As most approved drugs do not target disease proteins, but bind to proteins in their network vicinity (Yildirim et al., 2007), we defined an ASD network including not only the ASD genes that were defined as described above, but also genes in their immediate network proximity. To define the ASD network, we used the method network propagation (Köhler et al., 2008; Vanunu et al., 2010; Carlin et al., 2017), implemented in the Cytoscape application Diffusion (Carlin et al., 2017). Starting with a chosen set of input proteins, information from their PPIs is transferred to all other proteins in the interactome and received from them through an iterative process. Network proximity between proteins is scored depending on their PPIs, where higher diffusion output values relate to higher relatedness to the input proteins (Köhler et al., 2008; Vanunu et al., 2010; Carlin et al., 2017). Genes defined as ASD genes were used as input query genes, and the top 1% of proteins from the diffusion output were included in the ASD network. To examine enrichment in gene ontology annotations for genes in the ASD network, ToppGene (Chen et al., 2009) (last updated 2021–03–29) was used. We included the gene ontology annotation categories molecular function, biological process, cellular component, and pathways, as well as disease. Within each category, a Bonferroni-corrected p-value threshold of 0.05 was used.

Drug target network

The drug-gene interaction database (DGIdb) (Freshour et al., 2021) (version 4.2.0, last updated 2020–10–21) was used to identify drug-gene interactions between approved drugs and genes in the ASD network. The DGIdb provides information on drug-gene interactions from 22 sources that are aggregated and normalized (for description of sources in DGIdb, see Freshour et al., 2021).

Gene expression perturbation profiles

For the drugs interacting with genes in the ASD network, we utilized gene expression data (drug versus no drug) to evaluate if these drugs modulate the activity of the genes in our network. To determine each drug’s gene expression perturbation profile, we retrieved gene expression data from the Connectivity Map (CMAP) database (Lamb et al., 2006; Subramanian et al., 2017), extracted from the Phase 2 data release of the Library of Integrated Cellular Signatures (LINCS) in GEO series GSE70138 (GSE70138_Broad_LINCS_Level5_COMPZ_n118050x12,328_2017–03–06.gctx.gz available at https://www.ncbi.nlm.nih.gov/geo/query/acc.cgi?acc=GSE70138) using the R-package cmapR (Enache et al., 2019) in R version 4.0.3.

To evaluate ASD-associated gene expression perturbations, genetically regulated gene expression was imputed in 13 brain tissues from GTEx (version 8) (Barbeira et al., 2021) using MetaXcan (Barbeira et al., 2018) implemented in the R-package metaxcanr (https://github.com/drveera/metaxcanr) in R version 4.0.3. MetaXcan imputes the genetically regulated gene expression using summary statistics from GWAS. MetaXcan first predicts gene expression levels based on reference transcriptome data (from GTEx) and then estimates the correlation between the gene expression levels and a phenotype (ASD) using GWAS summary statistics. For MetaXcan, we used the latest ASD GWAS (Grove et al., 2019) as input and gene expression was imputed using high-performance gene expression prediction models trained using elastic net regression (downloaded from http://predictdb.org) on 13 brain expression data sets from GTEx and covariance matrices calculated from 503 individuals with European ancestry from the 1000 Genomes project (The 1000 Genomes Project Consortium, 2015).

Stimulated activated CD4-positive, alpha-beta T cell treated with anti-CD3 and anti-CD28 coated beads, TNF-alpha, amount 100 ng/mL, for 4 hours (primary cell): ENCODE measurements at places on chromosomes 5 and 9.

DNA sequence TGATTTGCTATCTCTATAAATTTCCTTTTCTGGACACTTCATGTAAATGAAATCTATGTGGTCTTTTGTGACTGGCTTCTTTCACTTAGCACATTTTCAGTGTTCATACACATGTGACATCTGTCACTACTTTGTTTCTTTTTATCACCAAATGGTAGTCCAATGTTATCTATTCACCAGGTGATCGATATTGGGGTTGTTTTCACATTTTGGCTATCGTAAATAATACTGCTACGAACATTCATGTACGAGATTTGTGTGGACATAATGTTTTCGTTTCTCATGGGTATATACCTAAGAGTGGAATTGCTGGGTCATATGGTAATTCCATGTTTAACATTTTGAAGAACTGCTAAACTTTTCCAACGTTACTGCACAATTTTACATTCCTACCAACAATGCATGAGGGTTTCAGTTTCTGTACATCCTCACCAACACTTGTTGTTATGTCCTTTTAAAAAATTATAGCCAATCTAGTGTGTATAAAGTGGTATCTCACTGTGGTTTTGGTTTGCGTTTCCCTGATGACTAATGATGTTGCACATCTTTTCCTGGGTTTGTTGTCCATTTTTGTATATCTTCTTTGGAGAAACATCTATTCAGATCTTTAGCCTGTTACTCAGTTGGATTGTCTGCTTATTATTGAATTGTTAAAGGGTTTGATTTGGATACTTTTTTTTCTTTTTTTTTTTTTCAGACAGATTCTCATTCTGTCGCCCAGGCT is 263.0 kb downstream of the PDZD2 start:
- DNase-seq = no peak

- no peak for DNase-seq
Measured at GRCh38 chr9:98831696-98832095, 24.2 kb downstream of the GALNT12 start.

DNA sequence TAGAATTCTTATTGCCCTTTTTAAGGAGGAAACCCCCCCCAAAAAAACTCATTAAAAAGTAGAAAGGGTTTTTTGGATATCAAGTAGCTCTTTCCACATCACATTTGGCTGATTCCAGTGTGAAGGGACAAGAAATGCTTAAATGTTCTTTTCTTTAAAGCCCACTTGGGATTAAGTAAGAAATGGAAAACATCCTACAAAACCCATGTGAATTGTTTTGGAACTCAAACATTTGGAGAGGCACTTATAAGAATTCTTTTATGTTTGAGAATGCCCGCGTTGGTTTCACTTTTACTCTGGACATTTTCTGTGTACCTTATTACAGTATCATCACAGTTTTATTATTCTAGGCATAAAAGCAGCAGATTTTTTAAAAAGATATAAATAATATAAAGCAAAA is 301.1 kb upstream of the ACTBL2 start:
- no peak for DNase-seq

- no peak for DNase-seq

To evaluate if the drug repurposing candidates could change ASD-associated gene expression perturbations (whether they down-regulate genes up-regulated in ASD or vice versa), the Spearman correlation ρ between the drug-induced perturbations and the ASD-associated perturbations in genes within the ASD network was calculated for each drug, where negative correlation coefficients indicate that the drug could reverse ASD-associated gene expression changes.

Results

Of the 149 ASD genes from the ASD GWAS (Grove et al., 2019) and the ASD exome sequencing study (Satterstrom et al., 2020), 147 were present in the human protein interactome (Fang et al., 2021) (Supplementary Table S1).

Autism spectrum disorder network

To identify genes in the immediate network proximity of ASD genes, we performed a network propagation analysis with all ASD genes (N = 147) as input query, and chose the top 1% of genes from the diffusion output. In total, 323 genes were included in the ASD network (147 ASD genes and 176 ASD-related genes), shown in Figure 1. The genes included in the ASD network and the corresponding diffusion output values as well as their node degrees can be found in Supplementary Table S2. Genes in the ASD network were enriched for biological processes involved in synaptic signaling and brain development and pathways related to the neuronal system, even when excluding ASD genes (Supplementary Table S3). Using gene expression data from 13 brain tissues from GTEx, ASD-associated gene expression could be imputed for 207 out of the 323 genes in the ASD network. The ASD-associated gene expression values (z-scores) can be found in Supplementary Table S4.